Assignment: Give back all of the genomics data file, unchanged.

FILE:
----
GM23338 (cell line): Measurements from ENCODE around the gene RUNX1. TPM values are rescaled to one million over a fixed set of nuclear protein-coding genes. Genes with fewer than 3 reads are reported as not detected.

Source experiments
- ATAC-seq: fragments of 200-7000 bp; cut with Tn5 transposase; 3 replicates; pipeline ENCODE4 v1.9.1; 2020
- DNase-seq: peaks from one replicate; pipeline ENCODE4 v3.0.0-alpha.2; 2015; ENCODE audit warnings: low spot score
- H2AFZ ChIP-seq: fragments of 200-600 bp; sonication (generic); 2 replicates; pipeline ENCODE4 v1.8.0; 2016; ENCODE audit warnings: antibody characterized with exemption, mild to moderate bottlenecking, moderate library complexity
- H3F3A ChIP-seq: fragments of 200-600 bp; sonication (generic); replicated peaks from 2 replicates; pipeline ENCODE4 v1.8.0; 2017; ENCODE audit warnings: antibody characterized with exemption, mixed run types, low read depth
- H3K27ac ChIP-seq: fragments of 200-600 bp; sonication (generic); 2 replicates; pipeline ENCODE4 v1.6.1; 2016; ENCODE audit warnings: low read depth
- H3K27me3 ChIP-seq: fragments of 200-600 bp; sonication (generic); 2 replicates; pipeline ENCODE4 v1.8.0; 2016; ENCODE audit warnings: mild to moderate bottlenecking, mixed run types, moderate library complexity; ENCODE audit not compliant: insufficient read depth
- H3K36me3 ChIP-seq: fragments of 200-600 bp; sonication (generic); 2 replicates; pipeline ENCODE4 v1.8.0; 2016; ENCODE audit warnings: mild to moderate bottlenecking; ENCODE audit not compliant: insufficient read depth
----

GM23338 (cell line): Measurements from ENCODE around the gene RUNX1. TPM values are rescaled to one million over a fixed set of nuclear protein-coding genes. Genes with fewer than 3 reads are reported as not detected.

Source experiments
- ATAC-seq: fragments of 200-7000 bp; cut with Tn5 transposase; 3 replicates; pipeline ENCODE4 v1.9.1; 2020
- DNase-seq: peaks from one replicate; pipeline ENCODE4 v3.0.0-alpha.2; 2015; ENCODE audit warnings: low spot score
- H2AFZ ChIP-seq: fragments of 200-600 bp; sonication (generic); 2 replicates; pipeline ENCODE4 v1.8.0; 2016; ENCODE audit warnings: antibody characterized with exemption, mild to moderate bottlenecking, moderate library complexity
- H3F3A ChIP-seq: fragments of 200-600 bp; sonication (generic); replicated peaks from 2 replicates; pipeline ENCODE4 v1.8.0; 2017; ENCODE audit warnings: antibody characterized with exemption, mixed run types, low read depth
- H3K27ac ChIP-seq: fragments of 200-600 bp; sonication (generic); 2 replicates; pipeline ENCODE4 v1.6.1; 2016; ENCODE audit warnings: low read depth
- H3K27me3 ChIP-seq: fragments of 200-600 bp; sonication (generic); 2 replicates; pipeline ENCODE4 v1.8.0; 2016; ENCODE audit warnings: mild to moderate bottlenecking, mixed run types, moderate library complexity; ENCODE audit not compliant: insufficient read depth
- H3K36me3 ChIP-seq: fragments of 200-600 bp; sonication (generic); 2 replicates; pipeline ENCODE4 v1.8.0; 2016; ENCODE audit warnings: mild to moderate bottlenecking; ENCODE audit not compliant: insufficient read depth